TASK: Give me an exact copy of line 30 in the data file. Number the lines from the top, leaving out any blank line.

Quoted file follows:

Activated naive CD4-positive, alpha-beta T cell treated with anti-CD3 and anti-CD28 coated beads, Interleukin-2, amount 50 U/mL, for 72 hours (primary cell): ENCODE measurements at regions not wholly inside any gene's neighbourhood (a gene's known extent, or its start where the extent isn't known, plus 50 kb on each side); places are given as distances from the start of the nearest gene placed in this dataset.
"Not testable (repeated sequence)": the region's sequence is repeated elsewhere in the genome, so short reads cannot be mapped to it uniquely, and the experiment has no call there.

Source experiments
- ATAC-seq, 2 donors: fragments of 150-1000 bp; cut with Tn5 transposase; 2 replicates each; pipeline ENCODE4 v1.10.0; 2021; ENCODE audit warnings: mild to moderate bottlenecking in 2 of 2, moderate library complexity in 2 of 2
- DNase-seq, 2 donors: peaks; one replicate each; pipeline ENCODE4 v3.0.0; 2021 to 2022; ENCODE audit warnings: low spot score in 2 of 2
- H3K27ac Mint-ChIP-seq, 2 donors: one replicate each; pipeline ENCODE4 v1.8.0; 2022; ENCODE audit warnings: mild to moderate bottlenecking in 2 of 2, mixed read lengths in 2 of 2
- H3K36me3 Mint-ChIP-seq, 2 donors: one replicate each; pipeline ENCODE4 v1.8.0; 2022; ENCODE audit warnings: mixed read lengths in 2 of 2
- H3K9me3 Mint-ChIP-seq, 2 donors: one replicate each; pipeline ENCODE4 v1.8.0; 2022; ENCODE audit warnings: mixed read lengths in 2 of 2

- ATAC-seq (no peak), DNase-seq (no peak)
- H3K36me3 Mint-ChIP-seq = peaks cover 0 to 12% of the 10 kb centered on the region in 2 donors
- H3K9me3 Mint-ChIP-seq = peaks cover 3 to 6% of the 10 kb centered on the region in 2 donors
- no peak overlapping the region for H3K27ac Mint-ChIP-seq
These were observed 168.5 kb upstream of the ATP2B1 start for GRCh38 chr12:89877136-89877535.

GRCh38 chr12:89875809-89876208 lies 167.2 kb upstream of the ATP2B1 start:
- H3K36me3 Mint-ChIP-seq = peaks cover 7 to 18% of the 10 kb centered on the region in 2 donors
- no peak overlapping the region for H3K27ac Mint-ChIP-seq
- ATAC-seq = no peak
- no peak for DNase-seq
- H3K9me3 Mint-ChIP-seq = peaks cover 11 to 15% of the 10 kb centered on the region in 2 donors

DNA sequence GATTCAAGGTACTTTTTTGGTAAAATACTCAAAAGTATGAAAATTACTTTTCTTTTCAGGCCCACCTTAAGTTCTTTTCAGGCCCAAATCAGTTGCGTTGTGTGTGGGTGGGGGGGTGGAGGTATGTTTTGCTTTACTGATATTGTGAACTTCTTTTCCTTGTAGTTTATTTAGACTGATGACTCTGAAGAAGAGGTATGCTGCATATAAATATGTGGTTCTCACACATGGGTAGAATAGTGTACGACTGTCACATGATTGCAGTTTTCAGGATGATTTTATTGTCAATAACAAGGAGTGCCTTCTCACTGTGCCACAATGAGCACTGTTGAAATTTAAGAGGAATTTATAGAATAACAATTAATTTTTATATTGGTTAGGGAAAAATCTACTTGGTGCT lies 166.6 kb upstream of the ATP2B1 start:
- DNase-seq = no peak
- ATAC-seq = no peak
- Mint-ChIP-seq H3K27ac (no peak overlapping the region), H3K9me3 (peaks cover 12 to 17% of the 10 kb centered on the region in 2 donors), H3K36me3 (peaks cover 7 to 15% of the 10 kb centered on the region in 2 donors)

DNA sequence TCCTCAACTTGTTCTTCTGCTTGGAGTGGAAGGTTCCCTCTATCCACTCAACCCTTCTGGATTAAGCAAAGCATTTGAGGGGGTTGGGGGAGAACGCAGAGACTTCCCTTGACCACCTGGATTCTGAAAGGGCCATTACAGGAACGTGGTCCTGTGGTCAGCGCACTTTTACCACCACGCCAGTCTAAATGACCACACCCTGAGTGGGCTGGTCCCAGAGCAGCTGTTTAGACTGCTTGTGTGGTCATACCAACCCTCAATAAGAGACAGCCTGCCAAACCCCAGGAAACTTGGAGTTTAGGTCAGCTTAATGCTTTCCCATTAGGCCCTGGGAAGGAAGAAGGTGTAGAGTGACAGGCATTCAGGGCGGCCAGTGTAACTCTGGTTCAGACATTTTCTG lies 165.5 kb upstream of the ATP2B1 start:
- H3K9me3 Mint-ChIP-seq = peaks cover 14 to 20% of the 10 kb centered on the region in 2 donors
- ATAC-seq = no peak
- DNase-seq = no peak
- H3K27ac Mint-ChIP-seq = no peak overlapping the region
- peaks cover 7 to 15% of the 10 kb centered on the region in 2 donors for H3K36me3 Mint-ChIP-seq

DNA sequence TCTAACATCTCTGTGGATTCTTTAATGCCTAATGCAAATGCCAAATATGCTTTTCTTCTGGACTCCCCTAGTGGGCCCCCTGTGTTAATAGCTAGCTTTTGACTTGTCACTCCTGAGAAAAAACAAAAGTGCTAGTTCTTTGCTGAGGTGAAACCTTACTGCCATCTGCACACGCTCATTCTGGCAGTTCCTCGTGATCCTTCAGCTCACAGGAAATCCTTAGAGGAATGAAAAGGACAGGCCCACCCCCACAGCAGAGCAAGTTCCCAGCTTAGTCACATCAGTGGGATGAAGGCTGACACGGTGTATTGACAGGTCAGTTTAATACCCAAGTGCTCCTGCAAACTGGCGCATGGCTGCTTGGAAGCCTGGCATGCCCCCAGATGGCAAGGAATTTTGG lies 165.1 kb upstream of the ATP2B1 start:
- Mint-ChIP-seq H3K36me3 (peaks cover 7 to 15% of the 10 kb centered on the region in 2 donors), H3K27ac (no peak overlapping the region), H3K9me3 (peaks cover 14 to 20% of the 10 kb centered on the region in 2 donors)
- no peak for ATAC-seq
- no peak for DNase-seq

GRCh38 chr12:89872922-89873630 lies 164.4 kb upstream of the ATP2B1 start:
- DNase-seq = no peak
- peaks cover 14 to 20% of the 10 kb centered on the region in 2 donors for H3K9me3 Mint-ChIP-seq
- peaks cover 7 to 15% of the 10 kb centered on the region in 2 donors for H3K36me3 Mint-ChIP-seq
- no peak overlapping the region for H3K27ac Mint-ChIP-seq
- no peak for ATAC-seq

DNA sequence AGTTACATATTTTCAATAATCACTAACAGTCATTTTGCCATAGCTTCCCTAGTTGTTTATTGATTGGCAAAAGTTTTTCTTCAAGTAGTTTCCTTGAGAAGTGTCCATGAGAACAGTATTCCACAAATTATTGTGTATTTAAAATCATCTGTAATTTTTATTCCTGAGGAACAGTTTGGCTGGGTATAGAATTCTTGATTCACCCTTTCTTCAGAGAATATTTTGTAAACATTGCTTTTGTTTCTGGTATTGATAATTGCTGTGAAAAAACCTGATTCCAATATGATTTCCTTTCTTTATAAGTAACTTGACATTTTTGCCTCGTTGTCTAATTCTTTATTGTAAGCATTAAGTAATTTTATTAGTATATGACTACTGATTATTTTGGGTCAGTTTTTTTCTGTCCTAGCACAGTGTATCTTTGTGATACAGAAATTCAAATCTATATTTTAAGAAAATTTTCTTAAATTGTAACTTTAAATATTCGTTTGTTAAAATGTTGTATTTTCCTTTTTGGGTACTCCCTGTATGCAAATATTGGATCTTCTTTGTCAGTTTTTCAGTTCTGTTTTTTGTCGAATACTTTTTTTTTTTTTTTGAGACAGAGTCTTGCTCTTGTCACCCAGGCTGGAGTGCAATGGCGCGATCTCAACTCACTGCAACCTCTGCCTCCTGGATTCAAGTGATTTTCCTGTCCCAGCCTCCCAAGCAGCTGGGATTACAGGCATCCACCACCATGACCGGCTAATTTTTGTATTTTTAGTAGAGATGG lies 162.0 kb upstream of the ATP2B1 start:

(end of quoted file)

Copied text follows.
DNA sequence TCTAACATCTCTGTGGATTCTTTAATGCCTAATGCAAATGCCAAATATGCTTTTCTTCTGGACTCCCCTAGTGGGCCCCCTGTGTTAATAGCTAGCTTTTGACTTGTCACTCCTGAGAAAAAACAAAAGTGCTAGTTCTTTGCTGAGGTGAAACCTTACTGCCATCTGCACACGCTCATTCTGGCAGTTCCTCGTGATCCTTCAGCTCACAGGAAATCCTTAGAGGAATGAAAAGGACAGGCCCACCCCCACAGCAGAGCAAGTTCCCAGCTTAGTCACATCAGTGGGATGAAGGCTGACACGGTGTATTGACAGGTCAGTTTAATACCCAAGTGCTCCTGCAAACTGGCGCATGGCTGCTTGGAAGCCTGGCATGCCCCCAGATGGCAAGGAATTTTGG lies 165.1 kb upstream of the ATP2B1 start: